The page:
Welcome to our Climate Blog! This week, we’d like to introduce, a freelance journalist from Egypt who has been reporting on the city’s biggest crisis — air pollution.

Good morning,

I am Rahma, writing from Cairo, where the daily cough has been a part of life well before COVID-19.

This isn’t just me saying it, last week the results of a 10-year study researching air pollution were released, with alarming results.

With more than a 1,000 scientists from 23 countries analyzing environmental challenges across the Mediterranean, they argued that the combination of weak vehicle emissions standards, dust, a lack of public transport and ever-increasing traffic emissions are causing alarmingly high levels of ozone and fine particle pollution. …


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Tea farmers in the Asian country have long enjoyed a very stable and predictable climate, but as global warming and Covid-19 upends that equilibrium, they respond with new ways to farm and sell their products.

In Japan, spring is heralded as a time of new beginnings and opportunities. Tea farmers especially look forward to the spring harvest, the most exciting time of the year. But for Hiroki Aka, the love for farming lasts all year round.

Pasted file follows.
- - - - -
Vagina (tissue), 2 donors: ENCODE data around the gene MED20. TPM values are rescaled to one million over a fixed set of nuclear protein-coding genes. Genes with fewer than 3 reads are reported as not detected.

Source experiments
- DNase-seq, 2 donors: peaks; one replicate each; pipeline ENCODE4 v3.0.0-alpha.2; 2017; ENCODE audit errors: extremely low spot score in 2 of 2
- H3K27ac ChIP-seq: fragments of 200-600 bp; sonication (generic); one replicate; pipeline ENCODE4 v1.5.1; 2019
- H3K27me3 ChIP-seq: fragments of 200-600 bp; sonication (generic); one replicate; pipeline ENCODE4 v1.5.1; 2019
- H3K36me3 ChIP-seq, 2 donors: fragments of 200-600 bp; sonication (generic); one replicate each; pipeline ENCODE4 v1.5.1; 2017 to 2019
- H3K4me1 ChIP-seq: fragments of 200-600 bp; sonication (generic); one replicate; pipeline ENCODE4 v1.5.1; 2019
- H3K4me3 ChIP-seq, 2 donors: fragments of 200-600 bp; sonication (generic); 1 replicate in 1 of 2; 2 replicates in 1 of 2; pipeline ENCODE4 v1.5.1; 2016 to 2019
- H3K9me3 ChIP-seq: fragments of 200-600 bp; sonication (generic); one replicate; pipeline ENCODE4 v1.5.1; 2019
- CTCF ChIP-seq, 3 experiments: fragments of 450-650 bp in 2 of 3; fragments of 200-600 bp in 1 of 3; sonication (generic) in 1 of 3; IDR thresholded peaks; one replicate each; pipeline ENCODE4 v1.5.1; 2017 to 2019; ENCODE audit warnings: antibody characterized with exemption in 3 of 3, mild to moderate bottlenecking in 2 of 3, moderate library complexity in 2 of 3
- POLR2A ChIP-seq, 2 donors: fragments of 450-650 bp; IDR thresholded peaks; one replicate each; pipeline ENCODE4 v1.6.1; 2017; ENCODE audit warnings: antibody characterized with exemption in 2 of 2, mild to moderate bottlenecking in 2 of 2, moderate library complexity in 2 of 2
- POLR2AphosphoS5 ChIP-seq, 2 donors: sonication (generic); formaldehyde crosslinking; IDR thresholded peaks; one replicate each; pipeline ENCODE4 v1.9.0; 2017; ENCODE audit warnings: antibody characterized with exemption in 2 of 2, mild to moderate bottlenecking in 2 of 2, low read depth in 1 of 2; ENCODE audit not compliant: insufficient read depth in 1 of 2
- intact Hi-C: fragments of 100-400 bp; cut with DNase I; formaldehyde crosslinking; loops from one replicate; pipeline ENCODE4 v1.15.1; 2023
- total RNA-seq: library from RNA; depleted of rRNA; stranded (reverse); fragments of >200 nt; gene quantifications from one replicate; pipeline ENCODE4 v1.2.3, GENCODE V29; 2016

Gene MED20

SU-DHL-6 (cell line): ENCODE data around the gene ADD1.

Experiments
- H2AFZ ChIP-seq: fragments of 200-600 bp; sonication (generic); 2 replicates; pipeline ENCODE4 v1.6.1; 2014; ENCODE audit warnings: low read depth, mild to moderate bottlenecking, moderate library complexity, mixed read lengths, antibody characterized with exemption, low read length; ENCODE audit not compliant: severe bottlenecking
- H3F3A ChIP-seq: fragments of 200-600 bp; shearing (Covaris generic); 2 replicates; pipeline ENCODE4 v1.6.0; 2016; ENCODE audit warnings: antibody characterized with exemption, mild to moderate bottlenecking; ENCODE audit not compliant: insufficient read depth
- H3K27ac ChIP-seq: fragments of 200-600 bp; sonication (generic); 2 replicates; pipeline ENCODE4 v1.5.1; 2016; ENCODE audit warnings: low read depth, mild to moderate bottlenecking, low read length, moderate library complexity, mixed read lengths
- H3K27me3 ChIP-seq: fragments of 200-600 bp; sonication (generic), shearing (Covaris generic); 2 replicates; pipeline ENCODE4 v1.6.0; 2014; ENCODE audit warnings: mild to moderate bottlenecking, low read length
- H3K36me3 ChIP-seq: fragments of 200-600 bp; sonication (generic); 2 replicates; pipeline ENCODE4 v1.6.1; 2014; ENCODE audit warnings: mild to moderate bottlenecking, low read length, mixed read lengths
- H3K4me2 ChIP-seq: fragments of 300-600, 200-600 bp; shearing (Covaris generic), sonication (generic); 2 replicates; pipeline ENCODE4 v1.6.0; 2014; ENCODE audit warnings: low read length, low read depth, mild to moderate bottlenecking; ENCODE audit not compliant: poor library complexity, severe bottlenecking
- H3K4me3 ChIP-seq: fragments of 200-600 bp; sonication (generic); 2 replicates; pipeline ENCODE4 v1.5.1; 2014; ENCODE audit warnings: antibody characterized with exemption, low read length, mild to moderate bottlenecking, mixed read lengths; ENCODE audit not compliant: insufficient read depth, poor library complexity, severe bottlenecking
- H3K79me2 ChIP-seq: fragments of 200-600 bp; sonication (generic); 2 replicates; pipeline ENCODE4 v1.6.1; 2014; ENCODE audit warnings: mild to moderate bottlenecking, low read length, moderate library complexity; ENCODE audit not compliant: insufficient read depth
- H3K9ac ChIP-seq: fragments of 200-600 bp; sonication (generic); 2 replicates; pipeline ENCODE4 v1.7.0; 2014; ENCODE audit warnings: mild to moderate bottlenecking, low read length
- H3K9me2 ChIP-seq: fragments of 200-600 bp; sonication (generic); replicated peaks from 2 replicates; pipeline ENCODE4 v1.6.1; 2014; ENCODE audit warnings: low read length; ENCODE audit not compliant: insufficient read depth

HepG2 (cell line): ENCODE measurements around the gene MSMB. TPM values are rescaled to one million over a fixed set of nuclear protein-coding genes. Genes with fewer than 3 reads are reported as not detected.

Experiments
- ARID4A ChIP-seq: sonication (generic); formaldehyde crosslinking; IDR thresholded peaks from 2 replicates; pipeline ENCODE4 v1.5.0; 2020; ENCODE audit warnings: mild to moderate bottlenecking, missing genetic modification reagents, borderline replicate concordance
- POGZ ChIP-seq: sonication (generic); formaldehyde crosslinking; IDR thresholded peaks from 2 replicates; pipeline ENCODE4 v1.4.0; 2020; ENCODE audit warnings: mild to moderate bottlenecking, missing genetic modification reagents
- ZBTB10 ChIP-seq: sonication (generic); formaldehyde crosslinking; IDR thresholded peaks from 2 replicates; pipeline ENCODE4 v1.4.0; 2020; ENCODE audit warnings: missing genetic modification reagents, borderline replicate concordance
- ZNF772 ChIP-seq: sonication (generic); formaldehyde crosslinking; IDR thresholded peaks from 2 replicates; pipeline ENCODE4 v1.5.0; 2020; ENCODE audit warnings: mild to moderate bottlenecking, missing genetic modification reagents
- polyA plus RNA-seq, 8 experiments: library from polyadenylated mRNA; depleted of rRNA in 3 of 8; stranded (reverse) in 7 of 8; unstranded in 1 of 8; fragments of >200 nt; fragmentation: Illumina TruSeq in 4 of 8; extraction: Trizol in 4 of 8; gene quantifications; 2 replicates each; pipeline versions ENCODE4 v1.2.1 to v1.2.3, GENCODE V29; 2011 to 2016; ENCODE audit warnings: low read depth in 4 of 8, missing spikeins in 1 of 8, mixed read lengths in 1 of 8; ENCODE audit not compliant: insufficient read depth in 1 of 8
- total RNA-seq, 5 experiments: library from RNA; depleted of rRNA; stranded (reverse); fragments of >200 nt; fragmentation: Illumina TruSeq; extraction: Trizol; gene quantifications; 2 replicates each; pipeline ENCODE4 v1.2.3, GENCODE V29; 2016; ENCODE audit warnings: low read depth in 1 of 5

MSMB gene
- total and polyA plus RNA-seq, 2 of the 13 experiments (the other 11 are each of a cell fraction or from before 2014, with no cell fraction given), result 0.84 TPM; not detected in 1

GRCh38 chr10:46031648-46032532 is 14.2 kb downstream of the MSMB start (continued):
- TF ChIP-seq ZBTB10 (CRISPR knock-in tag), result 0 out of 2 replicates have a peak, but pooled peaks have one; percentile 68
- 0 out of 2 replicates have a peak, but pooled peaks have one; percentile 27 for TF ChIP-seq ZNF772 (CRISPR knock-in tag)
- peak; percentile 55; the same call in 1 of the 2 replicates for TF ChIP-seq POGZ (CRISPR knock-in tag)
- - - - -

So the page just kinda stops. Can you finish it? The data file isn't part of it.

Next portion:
“I feel the autumn harvest is equally important,” the tea farmer from d: matcha Kyoto shares, as we drive through the region’s winding roads. Almost 60% of the tea fields he manages are currently farmed with organic methods. “The quality of the leaves harvested in spring is heavily dependent on the way the trees are cut in autumn. Summer is the time to look out for pests, which especially love our organic tea trees. In winter, on the other hand, there is the worry of frost. …


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Brazil vows Biden won’t change environmental policy. The number of fires in the Amazon this October was more than twice as many as last year.

Welcome to our Climate Blog! This week, we’d like to introduce, a young science journalist from Brazil and a Board member of the Brazilian Network of Science Journalists and Communicators as she shares the latest update from the Burning Kingdom of Bolsonaro

Olá a todos e todas!

This is Meghie writing from long coronavirus confinement in São Paulo, Brazil. With more than 160,000 COVID-19 deaths, we are second only to the USA, and confinement still makes a lot of sense to me (though not to our president). …

About

Zulker Naeen

South Asia Fellow at Climate Tracker